FRESNO, Calif. (KFSN) -- The Madera County Sheriff's Office has closed the San Joaquin River for recreational use indefinitely as fast-moving currents continue to raise concerns.
The closure after the sheriffs of Fresno and Merced counties shut down their parts of the river in recent months.
"In response to recent weather events and unprecedented snowmelt. Sheriff Pogue has issued an order closing the San Joaquin River from the friant dam down through Madera County to the Merced County Line," said Lt. Robert Blehm with the Madera County Sheriff's Office.
He said even though the water may appear calm, looks can be deceiving.
"Friant Dam is currently releasing anywhere from 9000 to 10,000 ft. a second freshwater on average weighs 62.4 pounds per square foot. so that represents over a half a million pounds of force coming out of the dam per second. That dissipates as it goes down Stream but the water remains moving incredibly quickly and very strong," said Lt. Blehm.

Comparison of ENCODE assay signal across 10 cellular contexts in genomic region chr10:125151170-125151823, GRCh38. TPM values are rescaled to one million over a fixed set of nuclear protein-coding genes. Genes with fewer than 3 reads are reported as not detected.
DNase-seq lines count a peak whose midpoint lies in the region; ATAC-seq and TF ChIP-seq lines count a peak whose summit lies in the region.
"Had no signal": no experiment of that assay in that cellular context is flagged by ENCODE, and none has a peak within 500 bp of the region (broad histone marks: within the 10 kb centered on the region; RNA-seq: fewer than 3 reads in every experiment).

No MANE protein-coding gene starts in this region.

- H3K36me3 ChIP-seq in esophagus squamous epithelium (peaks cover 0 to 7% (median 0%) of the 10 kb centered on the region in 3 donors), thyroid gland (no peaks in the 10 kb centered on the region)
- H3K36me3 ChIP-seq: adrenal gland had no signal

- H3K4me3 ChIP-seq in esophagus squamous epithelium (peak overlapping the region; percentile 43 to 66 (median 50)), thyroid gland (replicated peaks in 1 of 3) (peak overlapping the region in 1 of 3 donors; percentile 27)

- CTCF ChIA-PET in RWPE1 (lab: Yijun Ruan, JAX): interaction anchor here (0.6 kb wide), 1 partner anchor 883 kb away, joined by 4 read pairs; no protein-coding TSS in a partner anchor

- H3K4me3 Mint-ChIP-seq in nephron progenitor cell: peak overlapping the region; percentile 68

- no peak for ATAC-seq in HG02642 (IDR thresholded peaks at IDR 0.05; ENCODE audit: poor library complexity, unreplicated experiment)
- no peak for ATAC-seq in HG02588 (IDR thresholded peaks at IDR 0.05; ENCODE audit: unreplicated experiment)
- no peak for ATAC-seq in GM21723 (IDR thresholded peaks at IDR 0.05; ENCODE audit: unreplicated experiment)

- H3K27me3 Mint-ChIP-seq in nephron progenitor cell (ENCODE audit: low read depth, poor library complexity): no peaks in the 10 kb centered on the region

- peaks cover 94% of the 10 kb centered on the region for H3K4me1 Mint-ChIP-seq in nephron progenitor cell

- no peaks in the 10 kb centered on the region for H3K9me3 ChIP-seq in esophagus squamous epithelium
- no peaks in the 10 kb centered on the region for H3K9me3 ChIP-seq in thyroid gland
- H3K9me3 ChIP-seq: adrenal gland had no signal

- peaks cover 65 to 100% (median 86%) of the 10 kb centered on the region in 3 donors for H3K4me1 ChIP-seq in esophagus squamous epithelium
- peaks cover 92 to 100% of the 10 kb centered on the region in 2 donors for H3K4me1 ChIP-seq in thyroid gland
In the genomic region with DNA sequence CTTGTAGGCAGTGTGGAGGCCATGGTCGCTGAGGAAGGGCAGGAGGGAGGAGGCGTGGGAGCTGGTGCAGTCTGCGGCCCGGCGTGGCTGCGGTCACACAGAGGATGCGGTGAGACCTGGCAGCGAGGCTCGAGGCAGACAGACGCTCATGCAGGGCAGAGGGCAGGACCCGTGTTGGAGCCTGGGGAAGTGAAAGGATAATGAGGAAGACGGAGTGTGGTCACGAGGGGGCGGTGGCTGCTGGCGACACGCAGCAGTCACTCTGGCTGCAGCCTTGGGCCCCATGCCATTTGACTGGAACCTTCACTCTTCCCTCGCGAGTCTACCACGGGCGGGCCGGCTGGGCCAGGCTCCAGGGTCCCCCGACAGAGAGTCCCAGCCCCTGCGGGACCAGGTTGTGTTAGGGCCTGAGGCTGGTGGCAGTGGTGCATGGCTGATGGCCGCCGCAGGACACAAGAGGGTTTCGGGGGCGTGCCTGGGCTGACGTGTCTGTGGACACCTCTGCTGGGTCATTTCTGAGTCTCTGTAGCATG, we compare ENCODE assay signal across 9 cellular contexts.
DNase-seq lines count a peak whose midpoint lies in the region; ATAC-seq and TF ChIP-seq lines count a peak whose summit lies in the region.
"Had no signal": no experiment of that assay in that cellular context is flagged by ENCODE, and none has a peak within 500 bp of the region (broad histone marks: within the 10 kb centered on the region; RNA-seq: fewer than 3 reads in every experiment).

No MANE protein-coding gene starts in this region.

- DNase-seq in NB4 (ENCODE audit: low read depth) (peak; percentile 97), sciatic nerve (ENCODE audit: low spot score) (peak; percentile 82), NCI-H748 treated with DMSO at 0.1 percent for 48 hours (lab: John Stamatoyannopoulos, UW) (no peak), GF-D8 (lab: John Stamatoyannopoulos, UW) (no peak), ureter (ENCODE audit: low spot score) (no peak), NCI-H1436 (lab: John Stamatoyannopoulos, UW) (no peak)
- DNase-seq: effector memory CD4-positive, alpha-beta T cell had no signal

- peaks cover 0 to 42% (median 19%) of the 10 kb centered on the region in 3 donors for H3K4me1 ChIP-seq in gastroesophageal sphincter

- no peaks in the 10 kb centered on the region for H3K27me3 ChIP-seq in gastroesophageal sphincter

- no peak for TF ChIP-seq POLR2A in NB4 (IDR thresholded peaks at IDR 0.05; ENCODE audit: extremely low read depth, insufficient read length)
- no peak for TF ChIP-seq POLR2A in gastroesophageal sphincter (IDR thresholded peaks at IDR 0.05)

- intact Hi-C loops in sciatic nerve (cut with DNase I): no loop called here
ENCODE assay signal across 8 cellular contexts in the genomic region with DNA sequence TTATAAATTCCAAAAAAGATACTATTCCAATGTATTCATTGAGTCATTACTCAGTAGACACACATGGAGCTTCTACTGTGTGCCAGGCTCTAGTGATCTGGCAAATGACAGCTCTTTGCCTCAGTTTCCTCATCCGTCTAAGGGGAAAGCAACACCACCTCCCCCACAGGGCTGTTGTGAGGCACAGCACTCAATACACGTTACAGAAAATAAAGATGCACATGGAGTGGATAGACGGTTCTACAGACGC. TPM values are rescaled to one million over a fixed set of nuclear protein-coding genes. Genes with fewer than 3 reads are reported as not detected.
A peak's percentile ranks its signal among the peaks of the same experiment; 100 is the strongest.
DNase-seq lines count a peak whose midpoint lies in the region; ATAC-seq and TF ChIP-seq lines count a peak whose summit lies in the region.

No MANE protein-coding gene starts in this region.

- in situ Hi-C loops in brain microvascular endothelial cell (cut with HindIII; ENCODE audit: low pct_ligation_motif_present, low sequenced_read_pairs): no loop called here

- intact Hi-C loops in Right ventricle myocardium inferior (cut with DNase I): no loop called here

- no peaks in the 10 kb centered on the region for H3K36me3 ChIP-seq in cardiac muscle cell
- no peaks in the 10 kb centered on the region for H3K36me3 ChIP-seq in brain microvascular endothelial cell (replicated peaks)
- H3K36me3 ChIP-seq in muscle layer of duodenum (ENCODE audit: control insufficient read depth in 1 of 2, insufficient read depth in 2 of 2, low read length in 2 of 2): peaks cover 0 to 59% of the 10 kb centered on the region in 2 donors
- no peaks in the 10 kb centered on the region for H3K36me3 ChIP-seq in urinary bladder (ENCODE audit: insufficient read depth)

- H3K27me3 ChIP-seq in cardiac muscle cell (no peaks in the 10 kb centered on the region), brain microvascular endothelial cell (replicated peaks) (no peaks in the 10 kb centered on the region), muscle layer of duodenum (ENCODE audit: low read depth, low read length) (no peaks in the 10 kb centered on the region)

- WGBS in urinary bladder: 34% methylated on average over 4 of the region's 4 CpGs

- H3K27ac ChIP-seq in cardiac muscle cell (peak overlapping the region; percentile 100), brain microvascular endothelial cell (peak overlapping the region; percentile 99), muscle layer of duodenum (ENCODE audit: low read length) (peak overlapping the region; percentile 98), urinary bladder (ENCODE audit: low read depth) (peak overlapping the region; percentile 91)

The river has been the site of many drownings throughout the years, including last summer when a man's body was found in the water near Road 39 1/2
Right now, the water is also cold at about 51 degrees, and debris flowing downstream can also be dangerous.
It's bittersweet news for those who typically enjoy recreating on the river.
"A buddy and I would kind of float down, obviously it's dangerous now, but we take our kayaks to Friant Dam or to Millerton and park there and then park at GB3 in Fresno. Kayak down and cast out as we went," said Fresno resident Jess Tolzmann.
Jayen Duarte drove from Fresno to Madera County to fish along the San Joaquin River but was stopped by signs informing him that it was closed.
"I just started the fishing again. I was trying to find some local spots that are close by and a lot of them are closed off right now because of all the conditions that are going on," said Duarte.
Anyone found on the river during this emergency closure could be arrested for Entering a Closed Area. It's a misdemeanor charge.
While it may be disappointing for those who enjoy the outdoors, first responders say it's a move that is meant to save lives.
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